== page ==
Home / Boys Being Boys: Don’t We Love It

Boys Being Boys: Don’t We Love It

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Would anyone like to make a sporting bet that Germaine Greer is kicking herself for unloading her vitriol on Steve Irwin’s barely-cold corpse when, if she had waited a matter of days, she could have laid into the critically injured body of Richard Hammond? Considering the macho tenor of his show Top Gear, she could have dressed such an attack up as feminism and so contributed something besides her recent call to pederasty to the movement.

What a crop of boys being boys and tragedy ensuing we’ve been having for television lately. The wildly popular show Hammond co-hosted for the BBC, Top Gear is great television. 

For a feminist who doesn’t drive or have a television, it was a miracle of production genius that the twenty-seven objectified-Pirelli-Girl featuring minutes of a Top Gear I saw at a friend’s house meant anything to me, let alone entertained me. But it assuredly did. In some television contexts, long shots of beautifully pneumatic women interspersed with car assembly/racing/breathless semi-sexual description make sense.

Steve Irwin, unwatchable as I found him and hard as I laughed at South Park’s parody of his animal anal manipulations, also made television that made sense. Thousands of viewers developed a new relationship with the grosser, more forbidding animal species, which probably did conservation efforts some good.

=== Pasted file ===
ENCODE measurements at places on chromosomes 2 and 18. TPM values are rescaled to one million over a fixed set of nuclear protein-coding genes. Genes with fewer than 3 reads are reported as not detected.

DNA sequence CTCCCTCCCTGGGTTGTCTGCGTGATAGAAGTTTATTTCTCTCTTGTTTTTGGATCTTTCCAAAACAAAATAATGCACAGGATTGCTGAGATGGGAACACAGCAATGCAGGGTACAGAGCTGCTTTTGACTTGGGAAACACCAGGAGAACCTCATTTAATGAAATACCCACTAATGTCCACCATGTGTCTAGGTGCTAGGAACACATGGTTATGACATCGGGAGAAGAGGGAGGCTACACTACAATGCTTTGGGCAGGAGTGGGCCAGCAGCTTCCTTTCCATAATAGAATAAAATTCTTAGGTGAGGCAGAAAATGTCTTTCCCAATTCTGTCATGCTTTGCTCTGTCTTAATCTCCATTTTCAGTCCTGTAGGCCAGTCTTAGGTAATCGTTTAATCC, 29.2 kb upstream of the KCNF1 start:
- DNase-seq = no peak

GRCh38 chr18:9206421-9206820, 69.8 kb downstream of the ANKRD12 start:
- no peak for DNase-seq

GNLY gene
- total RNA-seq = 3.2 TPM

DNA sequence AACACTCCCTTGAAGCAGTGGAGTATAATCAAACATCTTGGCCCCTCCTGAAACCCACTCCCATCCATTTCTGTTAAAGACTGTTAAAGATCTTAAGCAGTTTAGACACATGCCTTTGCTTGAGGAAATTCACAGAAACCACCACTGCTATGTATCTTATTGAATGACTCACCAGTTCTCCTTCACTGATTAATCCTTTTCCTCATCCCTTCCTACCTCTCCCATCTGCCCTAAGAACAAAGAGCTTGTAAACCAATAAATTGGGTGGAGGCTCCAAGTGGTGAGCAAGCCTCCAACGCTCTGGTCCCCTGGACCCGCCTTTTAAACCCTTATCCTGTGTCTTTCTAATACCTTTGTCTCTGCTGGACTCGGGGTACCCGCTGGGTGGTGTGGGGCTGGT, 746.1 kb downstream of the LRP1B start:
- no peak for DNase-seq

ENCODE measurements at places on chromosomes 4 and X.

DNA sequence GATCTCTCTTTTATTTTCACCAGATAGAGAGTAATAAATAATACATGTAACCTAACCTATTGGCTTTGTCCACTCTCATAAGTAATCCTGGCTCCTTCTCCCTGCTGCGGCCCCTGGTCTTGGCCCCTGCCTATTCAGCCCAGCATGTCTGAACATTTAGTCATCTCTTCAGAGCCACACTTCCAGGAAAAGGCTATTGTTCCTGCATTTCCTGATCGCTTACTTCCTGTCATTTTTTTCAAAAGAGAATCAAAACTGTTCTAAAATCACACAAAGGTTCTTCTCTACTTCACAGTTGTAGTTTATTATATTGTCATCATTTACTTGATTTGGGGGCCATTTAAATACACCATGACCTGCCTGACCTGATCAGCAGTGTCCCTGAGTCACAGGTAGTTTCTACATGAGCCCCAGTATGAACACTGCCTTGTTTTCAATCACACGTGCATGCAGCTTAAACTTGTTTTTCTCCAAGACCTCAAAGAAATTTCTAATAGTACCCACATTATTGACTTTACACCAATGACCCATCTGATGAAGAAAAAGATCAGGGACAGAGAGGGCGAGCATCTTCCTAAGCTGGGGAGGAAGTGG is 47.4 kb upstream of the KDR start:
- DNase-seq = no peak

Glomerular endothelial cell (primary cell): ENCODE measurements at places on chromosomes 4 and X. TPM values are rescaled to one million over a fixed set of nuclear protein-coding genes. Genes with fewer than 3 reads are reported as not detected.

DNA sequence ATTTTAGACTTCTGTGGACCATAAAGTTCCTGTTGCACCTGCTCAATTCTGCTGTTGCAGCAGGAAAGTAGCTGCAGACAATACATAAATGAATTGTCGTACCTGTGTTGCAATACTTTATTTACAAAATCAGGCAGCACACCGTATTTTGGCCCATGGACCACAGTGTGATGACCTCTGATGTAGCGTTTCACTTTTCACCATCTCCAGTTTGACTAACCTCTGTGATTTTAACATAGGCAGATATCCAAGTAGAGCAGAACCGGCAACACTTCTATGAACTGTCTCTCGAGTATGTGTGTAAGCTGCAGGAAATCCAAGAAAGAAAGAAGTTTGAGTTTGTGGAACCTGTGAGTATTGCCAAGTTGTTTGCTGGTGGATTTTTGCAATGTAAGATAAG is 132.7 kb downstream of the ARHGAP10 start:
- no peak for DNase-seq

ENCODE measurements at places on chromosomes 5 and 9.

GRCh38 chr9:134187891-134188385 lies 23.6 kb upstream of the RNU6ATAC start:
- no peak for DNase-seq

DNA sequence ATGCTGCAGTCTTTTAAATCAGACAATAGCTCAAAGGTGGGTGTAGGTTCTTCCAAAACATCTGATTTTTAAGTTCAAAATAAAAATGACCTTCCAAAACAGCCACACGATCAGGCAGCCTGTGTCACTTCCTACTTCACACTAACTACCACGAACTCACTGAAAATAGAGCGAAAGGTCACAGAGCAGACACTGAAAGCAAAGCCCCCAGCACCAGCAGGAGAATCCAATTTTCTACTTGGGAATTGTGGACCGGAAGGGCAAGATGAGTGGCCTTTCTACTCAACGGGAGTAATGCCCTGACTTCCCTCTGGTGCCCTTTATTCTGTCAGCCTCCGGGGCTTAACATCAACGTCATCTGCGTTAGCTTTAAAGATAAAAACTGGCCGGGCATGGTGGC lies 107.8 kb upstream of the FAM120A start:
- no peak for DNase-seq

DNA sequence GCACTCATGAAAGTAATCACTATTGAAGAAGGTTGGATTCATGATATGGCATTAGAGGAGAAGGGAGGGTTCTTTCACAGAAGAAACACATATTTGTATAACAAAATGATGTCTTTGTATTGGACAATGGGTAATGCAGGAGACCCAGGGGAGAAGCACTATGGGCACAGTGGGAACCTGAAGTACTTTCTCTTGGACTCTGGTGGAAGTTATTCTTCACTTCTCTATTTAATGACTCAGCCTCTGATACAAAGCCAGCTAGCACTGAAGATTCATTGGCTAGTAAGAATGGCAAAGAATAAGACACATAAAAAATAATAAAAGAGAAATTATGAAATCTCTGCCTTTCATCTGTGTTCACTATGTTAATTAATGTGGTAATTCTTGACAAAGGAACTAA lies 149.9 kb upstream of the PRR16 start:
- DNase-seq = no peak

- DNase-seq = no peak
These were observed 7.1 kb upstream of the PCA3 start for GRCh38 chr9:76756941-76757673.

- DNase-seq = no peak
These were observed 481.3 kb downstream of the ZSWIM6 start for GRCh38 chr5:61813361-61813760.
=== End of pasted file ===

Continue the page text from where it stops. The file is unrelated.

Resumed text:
Top Gear, if anything, makes more sense. Exciting wet-dream cars and suggestions of the macho culture that goes along with them are interspersed with demonstrations of middle-class market models. The combination brings in a wide audience including thousands of self-respecting women who get useful consumer information and are amused in the process.

Despite Irwin and Hammond’s shows making sense and being helpful, good television, tragedy has struck twice in almost as many weeks. How? Who do we blame for what has happened to these men?

Media parasites like Greer crawled out of the woodwork to point the finger at the body when Irwin died and more will probably come out now. Irwin, the rant will run, died out of his own ambitious yobbishness, but at least he had a cause. Hammond, however, wasn’t helping anything except his own pocketbook, and in the process encouraged unsafe driving, dismissive representations of women — well, I’ll let the people who want to make such arguments think up more themselves. But if Hammond survives the accident, he will live to survive such censure.

Here’s the problem, though. Irwin and Hammond both had spectacularly stupid jobs and obviously made a poor decision in taking them. The people who love them the most may have a hard time forgiving them for that. But we the viewers, who enjoyed the context of their shows, are the ones who gave them their spectacularly stupid jobs.

In a very practical, direct sense we pay the salaries for those jobs because advertisers measure how much we watch such shows and buy ad time accordingly. Make no mistake. We viewers aren’t television’s customers; we’re television’s commodity and at the same time its director.